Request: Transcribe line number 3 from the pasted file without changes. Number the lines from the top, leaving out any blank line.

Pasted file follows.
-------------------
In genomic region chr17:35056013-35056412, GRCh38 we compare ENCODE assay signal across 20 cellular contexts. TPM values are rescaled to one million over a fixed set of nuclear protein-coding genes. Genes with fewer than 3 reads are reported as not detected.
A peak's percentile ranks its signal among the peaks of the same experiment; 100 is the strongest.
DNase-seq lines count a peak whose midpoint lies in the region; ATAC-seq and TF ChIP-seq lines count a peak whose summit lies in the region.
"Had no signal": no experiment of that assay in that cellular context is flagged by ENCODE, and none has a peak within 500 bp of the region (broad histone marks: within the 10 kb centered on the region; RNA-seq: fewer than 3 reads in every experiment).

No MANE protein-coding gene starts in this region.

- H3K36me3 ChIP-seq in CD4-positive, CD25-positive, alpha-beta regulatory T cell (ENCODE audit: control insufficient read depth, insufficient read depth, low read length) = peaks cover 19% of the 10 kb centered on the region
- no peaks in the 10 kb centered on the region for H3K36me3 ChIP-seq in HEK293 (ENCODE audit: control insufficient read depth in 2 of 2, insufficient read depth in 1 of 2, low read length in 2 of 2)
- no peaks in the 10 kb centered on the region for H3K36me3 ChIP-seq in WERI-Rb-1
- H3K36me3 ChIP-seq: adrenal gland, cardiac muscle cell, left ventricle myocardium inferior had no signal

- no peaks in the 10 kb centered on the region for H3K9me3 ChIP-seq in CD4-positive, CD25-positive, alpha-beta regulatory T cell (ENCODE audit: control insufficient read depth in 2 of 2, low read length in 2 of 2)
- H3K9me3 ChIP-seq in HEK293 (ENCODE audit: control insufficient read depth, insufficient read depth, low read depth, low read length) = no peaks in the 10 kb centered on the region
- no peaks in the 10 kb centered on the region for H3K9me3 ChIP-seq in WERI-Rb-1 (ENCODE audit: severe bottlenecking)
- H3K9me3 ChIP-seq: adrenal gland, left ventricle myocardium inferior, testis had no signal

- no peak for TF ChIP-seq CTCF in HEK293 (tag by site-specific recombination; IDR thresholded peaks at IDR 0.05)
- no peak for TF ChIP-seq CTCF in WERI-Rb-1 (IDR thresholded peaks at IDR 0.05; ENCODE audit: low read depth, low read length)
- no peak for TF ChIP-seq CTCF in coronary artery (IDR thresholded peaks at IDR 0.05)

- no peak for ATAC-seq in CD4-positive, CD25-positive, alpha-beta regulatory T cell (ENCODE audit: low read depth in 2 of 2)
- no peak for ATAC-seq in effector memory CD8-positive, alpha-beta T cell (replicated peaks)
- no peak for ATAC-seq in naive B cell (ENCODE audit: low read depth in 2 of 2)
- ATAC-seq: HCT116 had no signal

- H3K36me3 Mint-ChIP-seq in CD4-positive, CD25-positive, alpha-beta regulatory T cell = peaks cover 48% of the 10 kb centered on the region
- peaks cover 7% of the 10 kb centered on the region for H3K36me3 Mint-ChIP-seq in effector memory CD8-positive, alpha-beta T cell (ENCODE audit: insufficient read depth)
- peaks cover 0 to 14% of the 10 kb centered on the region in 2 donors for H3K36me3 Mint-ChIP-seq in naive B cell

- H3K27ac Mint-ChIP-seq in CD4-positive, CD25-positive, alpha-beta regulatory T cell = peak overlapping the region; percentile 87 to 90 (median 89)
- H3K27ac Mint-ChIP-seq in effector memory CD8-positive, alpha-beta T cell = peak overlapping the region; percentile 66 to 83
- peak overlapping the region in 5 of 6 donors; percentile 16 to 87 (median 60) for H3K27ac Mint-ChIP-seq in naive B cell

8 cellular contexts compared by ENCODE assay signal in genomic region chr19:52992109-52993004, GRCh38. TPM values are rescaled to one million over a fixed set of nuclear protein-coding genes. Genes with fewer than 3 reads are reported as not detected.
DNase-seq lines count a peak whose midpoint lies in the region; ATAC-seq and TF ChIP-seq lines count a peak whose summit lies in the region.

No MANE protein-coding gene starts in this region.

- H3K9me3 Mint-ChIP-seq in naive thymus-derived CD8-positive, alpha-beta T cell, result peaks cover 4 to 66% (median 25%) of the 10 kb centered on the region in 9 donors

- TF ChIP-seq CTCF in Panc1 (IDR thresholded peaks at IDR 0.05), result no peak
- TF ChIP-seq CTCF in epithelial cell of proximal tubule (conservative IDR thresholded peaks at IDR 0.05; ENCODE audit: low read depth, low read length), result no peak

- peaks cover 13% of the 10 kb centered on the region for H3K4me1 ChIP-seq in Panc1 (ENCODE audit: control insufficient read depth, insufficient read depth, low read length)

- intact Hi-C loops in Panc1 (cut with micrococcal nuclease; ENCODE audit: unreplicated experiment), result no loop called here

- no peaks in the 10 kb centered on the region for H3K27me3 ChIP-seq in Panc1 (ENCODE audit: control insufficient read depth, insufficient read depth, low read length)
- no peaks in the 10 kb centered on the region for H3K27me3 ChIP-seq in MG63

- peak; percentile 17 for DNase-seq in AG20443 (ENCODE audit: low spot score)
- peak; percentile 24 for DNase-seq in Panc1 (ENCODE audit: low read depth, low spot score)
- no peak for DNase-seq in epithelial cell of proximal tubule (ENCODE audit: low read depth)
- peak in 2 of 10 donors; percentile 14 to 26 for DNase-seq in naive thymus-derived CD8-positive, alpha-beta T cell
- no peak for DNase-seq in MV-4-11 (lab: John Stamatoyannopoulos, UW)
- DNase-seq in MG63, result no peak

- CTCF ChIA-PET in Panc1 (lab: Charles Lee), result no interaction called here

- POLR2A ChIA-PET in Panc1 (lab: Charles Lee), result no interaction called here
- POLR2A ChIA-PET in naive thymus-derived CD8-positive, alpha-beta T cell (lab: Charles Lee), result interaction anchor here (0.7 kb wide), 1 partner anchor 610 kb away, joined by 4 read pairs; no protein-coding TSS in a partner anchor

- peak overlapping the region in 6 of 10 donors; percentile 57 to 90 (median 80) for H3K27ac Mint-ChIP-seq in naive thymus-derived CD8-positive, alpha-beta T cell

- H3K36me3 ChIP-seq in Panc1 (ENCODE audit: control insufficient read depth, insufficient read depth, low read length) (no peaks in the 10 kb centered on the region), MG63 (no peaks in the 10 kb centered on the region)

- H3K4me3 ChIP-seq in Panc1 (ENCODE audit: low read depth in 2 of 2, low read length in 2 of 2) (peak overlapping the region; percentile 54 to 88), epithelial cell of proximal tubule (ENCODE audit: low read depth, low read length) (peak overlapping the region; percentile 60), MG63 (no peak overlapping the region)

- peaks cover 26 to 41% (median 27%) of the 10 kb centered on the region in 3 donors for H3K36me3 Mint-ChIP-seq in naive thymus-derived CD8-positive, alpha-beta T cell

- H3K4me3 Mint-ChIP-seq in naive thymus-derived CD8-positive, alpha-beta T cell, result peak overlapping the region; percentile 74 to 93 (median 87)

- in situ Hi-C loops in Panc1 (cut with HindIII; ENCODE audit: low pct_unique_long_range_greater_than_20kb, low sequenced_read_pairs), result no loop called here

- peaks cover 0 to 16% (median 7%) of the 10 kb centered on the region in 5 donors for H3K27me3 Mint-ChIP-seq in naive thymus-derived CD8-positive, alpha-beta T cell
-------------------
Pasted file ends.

DNase-seq lines count a peak whose midpoint lies in the region; ATAC-seq and TF ChIP-seq lines count a peak whose summit lies in the region.